Vacations can be awesome times of finding something new to try, something new to learn. For us a trip to Gettysburg helps reinforce lessons on the Civil War or Abraham Lincoln. A trip to the science museum or art museum can never be a bad choice. Learning fractions through cooking, or etiquette through setting a table is a life long skill.
It’s not for everybody, but it works for us.
We officially heart Home Education.
We’ve tried different homeschool room settings, but what we’ve settled on is the dining room table, with a bookcase that houses all of our curriculum. Each girl gets one or two three ring binders divided into subjects. Each has her own computer and backpack, headphones, and pencil box.
I officially don’t like clutter. So the more clutter-free our house is the better. Thus…why we have one small, three shelved bookcase upstairs that houses immediate schoolday needs-calculators, extra pens and pencils, binders, copier/printer that doesn’t get used in the summer months.
Downstairs in the family room we have a lot of bookshelves, arts and craft supplies, drums, keyboard and music stands. Things that we don’t need to take up space on a daily basis.
Our home school rooms have taken on a journey of their own and seen a lot of changes over the years.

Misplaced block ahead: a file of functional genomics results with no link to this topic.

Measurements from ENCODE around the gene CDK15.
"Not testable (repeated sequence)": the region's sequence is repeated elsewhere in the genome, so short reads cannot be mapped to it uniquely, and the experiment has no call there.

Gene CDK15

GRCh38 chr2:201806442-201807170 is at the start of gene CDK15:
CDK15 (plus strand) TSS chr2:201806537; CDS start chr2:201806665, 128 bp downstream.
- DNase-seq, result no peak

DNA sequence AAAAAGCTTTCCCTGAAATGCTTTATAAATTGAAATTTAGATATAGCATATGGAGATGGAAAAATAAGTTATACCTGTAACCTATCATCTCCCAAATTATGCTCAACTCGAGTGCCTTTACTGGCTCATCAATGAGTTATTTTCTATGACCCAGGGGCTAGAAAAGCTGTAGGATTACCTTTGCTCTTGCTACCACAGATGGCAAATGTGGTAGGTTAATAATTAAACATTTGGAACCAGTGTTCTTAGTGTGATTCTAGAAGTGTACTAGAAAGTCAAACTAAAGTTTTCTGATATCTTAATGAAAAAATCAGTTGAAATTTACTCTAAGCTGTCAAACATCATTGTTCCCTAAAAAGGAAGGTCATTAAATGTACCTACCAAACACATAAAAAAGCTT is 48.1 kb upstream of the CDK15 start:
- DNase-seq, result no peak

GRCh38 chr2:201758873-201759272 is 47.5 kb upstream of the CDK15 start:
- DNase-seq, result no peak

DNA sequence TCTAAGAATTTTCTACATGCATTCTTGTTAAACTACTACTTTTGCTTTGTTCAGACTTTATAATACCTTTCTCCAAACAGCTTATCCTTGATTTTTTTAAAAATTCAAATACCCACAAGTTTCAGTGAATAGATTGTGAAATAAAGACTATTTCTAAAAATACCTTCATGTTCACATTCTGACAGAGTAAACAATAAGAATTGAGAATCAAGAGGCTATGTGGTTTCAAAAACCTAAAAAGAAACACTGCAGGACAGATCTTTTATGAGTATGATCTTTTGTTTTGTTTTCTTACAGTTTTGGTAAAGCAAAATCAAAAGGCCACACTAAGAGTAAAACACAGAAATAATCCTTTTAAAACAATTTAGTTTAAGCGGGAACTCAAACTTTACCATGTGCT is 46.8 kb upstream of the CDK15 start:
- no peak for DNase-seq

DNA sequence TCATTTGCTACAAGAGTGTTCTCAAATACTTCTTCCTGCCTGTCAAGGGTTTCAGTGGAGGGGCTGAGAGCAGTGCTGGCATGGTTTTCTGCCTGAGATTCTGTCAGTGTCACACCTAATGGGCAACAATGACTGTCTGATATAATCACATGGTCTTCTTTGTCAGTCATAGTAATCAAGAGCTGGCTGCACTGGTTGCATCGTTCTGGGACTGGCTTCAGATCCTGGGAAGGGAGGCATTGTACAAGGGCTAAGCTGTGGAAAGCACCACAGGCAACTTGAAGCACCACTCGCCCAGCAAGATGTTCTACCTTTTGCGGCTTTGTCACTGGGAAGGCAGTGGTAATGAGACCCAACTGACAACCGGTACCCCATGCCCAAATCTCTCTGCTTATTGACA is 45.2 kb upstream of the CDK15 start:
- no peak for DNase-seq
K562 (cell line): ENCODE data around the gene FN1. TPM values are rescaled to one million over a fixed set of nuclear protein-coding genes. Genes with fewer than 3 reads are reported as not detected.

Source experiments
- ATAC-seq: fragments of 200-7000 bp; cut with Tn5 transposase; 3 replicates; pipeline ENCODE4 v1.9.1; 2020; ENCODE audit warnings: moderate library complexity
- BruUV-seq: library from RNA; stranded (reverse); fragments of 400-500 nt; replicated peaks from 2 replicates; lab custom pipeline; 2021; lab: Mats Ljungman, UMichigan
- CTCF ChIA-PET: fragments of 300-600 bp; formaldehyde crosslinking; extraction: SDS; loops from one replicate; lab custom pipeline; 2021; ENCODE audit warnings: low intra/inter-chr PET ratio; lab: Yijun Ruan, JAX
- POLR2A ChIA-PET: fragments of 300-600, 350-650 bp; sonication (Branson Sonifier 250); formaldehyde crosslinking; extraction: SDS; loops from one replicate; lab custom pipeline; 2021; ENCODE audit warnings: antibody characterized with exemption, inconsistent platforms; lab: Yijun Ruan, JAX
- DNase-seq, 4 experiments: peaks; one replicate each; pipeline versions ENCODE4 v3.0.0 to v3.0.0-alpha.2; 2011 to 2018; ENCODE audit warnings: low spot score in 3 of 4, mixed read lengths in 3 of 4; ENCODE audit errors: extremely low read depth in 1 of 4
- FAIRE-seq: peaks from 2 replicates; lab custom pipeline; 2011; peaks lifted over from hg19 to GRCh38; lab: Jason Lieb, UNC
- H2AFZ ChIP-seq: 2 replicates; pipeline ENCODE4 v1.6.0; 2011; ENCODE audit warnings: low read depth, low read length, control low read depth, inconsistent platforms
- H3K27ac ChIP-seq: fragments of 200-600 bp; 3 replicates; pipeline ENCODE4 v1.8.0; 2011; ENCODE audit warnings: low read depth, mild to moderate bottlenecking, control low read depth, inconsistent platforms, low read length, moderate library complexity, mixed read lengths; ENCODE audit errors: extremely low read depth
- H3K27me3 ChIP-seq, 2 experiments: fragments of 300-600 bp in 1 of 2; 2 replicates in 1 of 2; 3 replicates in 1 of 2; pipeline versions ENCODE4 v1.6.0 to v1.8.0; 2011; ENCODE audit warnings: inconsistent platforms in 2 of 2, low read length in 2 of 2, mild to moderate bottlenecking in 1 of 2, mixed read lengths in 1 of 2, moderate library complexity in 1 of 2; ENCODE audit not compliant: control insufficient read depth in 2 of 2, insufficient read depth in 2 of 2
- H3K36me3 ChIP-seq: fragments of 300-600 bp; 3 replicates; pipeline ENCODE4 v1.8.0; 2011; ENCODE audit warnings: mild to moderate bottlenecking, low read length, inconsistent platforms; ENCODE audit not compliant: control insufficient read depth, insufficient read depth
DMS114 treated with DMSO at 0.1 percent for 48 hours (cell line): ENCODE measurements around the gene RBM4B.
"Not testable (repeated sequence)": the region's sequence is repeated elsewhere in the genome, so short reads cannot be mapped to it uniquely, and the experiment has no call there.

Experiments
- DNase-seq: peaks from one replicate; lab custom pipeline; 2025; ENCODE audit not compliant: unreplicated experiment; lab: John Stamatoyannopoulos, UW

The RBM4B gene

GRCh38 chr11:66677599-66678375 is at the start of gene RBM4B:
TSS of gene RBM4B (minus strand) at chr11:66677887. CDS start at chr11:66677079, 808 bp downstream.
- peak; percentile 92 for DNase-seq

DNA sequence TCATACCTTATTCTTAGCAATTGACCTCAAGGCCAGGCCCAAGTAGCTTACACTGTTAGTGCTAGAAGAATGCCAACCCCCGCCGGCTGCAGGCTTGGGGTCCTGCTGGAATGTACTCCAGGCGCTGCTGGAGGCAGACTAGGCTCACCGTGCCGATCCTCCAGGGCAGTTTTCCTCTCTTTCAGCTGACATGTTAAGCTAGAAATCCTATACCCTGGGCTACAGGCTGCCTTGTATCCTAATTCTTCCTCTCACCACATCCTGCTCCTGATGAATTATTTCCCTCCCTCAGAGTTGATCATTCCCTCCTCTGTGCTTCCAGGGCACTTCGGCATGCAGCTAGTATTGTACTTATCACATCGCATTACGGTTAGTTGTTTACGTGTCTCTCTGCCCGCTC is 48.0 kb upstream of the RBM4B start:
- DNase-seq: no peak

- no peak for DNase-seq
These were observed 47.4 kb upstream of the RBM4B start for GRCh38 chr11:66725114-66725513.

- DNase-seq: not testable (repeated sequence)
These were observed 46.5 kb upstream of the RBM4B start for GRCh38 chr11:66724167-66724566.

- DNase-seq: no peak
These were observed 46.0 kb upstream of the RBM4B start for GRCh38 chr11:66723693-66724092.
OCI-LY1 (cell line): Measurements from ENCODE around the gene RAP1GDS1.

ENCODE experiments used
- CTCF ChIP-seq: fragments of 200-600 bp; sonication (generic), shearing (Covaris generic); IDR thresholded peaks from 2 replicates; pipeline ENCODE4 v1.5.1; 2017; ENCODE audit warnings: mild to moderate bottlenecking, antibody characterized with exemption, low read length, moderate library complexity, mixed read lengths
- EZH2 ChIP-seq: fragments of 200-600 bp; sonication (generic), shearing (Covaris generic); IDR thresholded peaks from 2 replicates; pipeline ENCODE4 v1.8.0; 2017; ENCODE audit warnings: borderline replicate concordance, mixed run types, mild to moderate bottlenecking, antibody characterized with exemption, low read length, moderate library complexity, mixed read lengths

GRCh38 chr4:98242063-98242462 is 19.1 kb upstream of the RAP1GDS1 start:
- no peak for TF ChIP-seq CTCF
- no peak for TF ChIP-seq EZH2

We started out like this:
Our school room doubled as our family/toy room.
I had cute seasonal bulletin board type stuff around the room.
When we moved, our basement family room became the classroom. Jeremy’s home office is on the opposite end of this picture. The big desk in the middle left of the picture is made of the desks the girls used in the other house. We just put them together for this room.
We discovered though, that we didn’t like being in the basement for five or more hours per day. It was a little dark and just felt like a basement.
We moved to the dining room. This works perfectly for us. The kitchen is just to the right of the picture, which means I can cook while the girls do schoolwork. The living room is just to the front of this picture so if anyone is sick we can still be together.
We have done school at the church-if our internet should be out for the day or I have work to do there.
This was our first day of school last year. Gotta be honest-I didn’t hate it.
Home Educating can include bird watching and identifying while on a hike, observing rocks, soil, fish while kayaking along a riverbed, making a meal and using measurements, building something with a grampa, visiting a museum with a grandma. Social skills can be learned while visiting with an elderly neighbor. Music lessons can be taken during the day or by listening to dad (a music history buff) talk about his favorite piece of music. Public speaking can be learned through church events. Anything else can be learned through little league sports, swimming lessons, riding lessons, community theater or choirs. Geography can be learned through using a map on the wall and traveling through the states. Much can be learned by hanging posters on the back of the bathroom door.
We love the family togetherness Home educating offers us, during an otherwise busy, busy ministry life.